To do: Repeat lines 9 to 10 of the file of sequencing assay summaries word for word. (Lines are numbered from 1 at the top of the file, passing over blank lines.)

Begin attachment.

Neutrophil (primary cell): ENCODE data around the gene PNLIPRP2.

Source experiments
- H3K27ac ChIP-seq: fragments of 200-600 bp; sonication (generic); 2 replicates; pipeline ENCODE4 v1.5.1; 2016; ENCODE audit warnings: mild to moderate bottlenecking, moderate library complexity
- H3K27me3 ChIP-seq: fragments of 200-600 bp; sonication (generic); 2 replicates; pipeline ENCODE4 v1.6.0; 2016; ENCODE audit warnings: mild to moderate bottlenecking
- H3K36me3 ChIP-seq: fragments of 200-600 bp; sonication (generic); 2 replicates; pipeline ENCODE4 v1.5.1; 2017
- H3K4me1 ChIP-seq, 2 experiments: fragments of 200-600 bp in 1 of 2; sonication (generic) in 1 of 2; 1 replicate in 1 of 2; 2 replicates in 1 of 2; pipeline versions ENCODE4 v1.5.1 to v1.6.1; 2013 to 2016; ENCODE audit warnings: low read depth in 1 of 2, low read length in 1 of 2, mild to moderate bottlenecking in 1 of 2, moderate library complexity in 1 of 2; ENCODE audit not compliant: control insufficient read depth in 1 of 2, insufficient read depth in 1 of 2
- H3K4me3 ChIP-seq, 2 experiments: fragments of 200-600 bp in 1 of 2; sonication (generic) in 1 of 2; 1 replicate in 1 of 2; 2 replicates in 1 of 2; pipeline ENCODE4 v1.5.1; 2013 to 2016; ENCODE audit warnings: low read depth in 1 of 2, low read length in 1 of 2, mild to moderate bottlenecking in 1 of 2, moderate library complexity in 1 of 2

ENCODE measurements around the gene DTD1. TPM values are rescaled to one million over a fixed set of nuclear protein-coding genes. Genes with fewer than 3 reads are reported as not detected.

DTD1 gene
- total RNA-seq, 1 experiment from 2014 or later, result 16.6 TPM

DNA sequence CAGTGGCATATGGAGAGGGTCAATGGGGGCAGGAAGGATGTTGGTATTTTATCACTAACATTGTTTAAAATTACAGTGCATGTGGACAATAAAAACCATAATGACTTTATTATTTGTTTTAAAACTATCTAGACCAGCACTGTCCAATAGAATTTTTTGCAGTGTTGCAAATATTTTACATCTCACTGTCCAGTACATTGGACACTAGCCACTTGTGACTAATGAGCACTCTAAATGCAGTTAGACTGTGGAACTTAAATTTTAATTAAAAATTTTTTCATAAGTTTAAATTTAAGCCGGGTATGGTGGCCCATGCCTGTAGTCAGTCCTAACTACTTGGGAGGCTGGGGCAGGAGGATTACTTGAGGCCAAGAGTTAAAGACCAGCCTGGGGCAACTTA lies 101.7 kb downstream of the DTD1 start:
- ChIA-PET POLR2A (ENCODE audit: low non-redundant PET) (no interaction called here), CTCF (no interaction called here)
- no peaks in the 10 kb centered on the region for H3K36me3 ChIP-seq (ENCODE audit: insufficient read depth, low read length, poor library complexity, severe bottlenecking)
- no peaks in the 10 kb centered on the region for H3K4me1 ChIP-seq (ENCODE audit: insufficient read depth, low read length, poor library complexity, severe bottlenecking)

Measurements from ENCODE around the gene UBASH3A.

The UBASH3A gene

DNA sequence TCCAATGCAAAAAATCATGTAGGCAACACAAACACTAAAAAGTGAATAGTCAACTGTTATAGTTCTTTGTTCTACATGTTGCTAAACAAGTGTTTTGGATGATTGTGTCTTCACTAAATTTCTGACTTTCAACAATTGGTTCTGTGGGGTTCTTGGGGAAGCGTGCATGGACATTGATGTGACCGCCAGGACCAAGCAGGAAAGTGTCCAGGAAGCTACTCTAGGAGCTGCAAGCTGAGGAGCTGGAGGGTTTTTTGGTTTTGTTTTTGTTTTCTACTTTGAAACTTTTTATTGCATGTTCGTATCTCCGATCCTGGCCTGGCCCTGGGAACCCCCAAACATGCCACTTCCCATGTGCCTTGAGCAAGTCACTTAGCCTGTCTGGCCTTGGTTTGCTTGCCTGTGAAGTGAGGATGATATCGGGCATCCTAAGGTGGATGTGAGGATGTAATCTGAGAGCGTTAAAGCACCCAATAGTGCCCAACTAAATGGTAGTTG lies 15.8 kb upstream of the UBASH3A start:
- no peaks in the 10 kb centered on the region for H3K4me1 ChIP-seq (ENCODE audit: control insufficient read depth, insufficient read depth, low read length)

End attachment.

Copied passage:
DTD1 gene
- total RNA-seq, 1 experiment from 2014 or later, result 16.6 TPM